Logging in now from Montreal’s Summer School on Management of Creativity in an Innovation Society! http://summer-school.hec.ca/en/participants (hashtag: #yulbcn)
See my quotes compilation and blogs from the 2014 Bangkok edition: http://yourstory.com/2014/10/creativity-30-quotes/ http://km.techsparks.com/?p=762
Lucy Stojak (HEC Montréal): This is the 7th edition of the Creativity School! New spinoffs/talks – Bangkok, Strasbourg, Lille, Grenoble, Rio/SaoPaulo, Helsinki. (Thanks to the Mosaic team: Alexandre, Alice, Lucy, Jeremy, Simon!)
Patrick Cohendet (Professor, HEC Montréal): This all started in Restaurant 7 Portes (‘magnet of creativity’)! Inputs from Strasbourg, Barcelona, Montreal, Quebec. Barcelona & Montreal – narratives of two creative cities.
Laurent Simon (Professor, HEC Montréal): Consider yourself as ‘cognitive ducks’ who will be force-fed till you become creative and ready for the feast (foie gras)!
What is the creative heart of society today? MOSAIC platform: research, networks, training
Jaume Valls (Professor, University of Barcelona): MOSAIC spirit – transversal, exploratory, collaborative
II. Group activity: what are the burning questions of innovators?
How to be creative when you don’t have time, how to keep things simple, how to go beyond product innovation, how to protect data, how to innovate continuously, how to build the reflex of creativity, overcoming fear of innovation, coordinating international innovation teams, filtering/choosing ideas, role of incubators, user centricity, innovation in regulators, improving ecosystems, sustainability, collective innovation, innovation capacity in emerging economies, internal buy-in, metrics, competencies, execution, innovation with minimal change, daily innovations, role of communication; how to have a sense of purpose, how to be innovative and productive at the same time (or with balance); is innovation necessary for all?
III. Pierre Giorgini (President, Lille Université)
These days conference speakers can’t bullshit because the audience can look it up instantly on Google!
Don’t shape creative people for jobs, shape jobs for creative people
We still can’t imitate a flock of birds or swarm of bees
Convergence of the energy and transport revolution triggered a boost in productivity levels
We are going from connected human to augmented human, thanks to intelligent agents and Big Data
Digital is no longer a power, it is a super-power
Jaw-dropping photo of a drone – which is actually a metal robotic insect!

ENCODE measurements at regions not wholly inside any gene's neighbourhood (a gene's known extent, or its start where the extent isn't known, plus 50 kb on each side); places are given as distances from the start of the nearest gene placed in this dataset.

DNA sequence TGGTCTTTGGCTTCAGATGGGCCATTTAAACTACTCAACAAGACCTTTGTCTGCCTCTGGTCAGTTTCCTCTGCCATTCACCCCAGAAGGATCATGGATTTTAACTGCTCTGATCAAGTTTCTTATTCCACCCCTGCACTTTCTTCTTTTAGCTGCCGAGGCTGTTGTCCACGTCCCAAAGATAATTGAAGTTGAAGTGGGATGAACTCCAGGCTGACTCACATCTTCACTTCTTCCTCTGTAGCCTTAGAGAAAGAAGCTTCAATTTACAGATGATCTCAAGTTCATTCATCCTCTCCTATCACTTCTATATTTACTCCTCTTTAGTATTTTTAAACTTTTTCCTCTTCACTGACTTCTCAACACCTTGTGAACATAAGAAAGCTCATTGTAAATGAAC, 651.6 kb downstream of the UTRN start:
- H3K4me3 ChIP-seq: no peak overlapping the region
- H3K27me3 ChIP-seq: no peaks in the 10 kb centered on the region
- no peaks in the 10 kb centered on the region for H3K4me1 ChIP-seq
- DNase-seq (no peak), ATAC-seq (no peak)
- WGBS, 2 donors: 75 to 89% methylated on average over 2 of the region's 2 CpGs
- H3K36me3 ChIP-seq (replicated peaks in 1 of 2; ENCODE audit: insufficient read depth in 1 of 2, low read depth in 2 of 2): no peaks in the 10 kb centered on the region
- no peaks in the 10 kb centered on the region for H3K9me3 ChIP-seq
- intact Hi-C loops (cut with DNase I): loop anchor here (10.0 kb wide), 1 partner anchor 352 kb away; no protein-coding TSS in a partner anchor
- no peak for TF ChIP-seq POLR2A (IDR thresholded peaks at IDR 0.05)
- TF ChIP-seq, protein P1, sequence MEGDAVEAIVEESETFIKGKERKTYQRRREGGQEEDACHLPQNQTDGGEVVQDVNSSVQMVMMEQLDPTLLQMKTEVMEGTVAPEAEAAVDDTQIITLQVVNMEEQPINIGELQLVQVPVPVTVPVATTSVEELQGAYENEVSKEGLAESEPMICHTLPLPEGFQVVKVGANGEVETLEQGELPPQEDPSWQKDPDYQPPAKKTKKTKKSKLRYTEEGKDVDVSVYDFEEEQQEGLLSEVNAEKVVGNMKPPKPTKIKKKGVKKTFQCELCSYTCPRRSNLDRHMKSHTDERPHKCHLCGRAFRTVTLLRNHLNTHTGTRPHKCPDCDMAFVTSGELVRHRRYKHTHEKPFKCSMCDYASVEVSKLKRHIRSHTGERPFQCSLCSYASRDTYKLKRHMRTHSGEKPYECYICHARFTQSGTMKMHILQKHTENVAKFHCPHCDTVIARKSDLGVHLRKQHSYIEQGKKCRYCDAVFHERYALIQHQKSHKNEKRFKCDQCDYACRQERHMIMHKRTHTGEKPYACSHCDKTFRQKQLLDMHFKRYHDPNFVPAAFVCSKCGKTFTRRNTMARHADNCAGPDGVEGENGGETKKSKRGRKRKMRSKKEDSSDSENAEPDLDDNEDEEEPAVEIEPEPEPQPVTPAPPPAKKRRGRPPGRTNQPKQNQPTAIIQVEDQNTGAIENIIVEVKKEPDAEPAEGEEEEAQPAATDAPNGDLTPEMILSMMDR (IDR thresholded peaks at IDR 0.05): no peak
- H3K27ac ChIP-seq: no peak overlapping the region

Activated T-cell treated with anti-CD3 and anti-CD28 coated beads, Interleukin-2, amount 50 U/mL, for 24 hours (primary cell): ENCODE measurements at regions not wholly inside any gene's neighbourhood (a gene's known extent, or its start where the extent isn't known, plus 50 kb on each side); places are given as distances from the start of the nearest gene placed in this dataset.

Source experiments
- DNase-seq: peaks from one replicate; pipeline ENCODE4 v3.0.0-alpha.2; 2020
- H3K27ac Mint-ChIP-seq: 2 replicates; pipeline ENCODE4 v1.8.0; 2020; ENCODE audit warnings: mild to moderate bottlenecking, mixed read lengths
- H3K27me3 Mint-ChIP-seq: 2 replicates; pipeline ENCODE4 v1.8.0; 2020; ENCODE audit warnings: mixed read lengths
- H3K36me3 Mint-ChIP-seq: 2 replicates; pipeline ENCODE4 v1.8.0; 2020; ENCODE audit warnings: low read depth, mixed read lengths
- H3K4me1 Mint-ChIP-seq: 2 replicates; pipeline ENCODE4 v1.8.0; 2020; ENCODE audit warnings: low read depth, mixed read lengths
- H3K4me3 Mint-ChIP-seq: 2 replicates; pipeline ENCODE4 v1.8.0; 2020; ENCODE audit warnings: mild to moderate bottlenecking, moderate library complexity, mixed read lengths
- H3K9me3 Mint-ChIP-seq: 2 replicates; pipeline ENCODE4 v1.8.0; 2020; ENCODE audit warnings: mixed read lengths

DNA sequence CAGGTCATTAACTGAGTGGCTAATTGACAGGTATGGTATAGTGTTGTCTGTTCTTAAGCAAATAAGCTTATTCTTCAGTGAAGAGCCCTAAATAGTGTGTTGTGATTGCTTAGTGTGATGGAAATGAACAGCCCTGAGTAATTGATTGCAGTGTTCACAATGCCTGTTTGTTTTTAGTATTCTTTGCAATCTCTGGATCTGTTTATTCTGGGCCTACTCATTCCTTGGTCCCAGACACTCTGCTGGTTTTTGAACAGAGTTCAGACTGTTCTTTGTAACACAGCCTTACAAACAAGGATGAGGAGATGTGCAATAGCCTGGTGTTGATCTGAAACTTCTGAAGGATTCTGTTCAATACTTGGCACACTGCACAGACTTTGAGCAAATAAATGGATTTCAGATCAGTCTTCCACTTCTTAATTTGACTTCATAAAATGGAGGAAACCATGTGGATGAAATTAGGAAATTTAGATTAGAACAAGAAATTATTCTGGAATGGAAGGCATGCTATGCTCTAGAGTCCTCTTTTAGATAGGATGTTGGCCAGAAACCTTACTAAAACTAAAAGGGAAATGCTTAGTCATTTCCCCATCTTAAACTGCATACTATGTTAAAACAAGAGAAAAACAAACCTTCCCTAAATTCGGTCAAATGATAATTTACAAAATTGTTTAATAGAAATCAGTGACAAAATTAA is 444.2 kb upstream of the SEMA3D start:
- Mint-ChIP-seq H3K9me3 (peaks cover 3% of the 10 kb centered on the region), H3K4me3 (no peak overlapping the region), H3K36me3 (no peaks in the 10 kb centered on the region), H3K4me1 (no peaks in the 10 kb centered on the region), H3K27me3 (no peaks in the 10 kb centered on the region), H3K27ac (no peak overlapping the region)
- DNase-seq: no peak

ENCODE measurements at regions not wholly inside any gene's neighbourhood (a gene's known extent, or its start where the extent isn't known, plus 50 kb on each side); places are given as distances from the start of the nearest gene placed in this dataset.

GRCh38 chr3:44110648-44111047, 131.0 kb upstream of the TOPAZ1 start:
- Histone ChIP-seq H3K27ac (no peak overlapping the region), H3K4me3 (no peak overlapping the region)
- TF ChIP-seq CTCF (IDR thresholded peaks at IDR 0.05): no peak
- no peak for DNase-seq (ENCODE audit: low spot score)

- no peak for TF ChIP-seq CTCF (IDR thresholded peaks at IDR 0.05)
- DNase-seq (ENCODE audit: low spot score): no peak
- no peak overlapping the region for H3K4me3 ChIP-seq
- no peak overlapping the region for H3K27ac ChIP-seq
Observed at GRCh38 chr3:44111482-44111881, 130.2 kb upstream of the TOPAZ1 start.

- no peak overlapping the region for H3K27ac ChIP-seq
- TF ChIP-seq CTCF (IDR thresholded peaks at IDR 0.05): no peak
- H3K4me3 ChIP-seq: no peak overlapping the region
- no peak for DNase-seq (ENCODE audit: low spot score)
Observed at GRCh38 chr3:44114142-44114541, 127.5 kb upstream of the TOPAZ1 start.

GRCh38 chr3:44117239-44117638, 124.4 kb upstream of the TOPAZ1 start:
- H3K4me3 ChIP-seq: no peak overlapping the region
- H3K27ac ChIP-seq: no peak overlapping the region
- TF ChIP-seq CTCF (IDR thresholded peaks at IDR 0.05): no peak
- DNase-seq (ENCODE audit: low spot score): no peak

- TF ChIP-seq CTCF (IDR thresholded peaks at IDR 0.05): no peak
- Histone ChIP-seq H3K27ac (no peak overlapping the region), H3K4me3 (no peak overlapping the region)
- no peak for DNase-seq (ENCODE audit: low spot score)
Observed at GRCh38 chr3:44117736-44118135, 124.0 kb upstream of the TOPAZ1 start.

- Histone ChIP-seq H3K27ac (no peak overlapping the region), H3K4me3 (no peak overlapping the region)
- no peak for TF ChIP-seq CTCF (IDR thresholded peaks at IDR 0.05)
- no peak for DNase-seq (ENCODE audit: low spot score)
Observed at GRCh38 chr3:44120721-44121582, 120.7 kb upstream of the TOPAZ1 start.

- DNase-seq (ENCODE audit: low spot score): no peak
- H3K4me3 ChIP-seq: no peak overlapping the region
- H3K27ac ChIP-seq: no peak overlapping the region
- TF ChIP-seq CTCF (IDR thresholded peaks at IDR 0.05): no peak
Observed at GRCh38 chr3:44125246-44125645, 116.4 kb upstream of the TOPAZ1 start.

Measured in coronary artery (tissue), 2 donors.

Cognitoys – have intelligent conversations with kids
We are entering the era of cooperative networks: multiple networks, multiple cooperation agendas/models
Vive la Co-Revolution! Co-creation, co-funding, co-use & barters
Techno-scientific factors and Internet convergence are leading to lightning transitions
Intense creativity is as important as efficient production (Edmund Phelps)
Spectrum of skills: strength, manual skills, intelligence, ingenuity, creativity, innovation
The beneficiary is now a partner of the system and is also a player
Focus also on value creation from lateral innovation arising from unlikely encounters (trans-disciplinary)
Create a new form of education which helps learners handle complexity; leads to sustainable humanistic innovation
Innovation ecosystems need to blend physical and virtual networks/spaces and promote co-design between unlikely partners
Future innovation ecosystems = Engineering innovation + Social innovation + Complexity pedagogy
Humanicity = a new space for living (living lab)
IV. Denys LaPointe, Executive Vice-President, Bombardier Recreational Products (BRP)
Day Two kicks off at Design and Innovation Center of BRP!
Every 10 years, the Fortune 500 ranking changes drastically; companies caught by surprise/inertia: Kodak. Not all companies succeed all the time, eg Apple & Newton
Four kinds of innovation at BRP: invention (completely new), disruptive (old product still stays; eg. desktop + laptop), evolution (new segment), continuation (new features)
BRP = inventor of snowmobile; also ventured into ATV, Skidoo, sailboats, watercrafts, ‘Spider’ three-wheelers
Design philosophy: products should be exciting, functional, highly innovative
Design for different segments, eg. older riders: larger typeface, more contrasts and lighting
Wow factor = seduction: emotion, touch, feel, balance, rhythm, colours, proportions.
Design language evolution: edge, hard edge, flowing edge, flame, facetises, ‘squarcle.’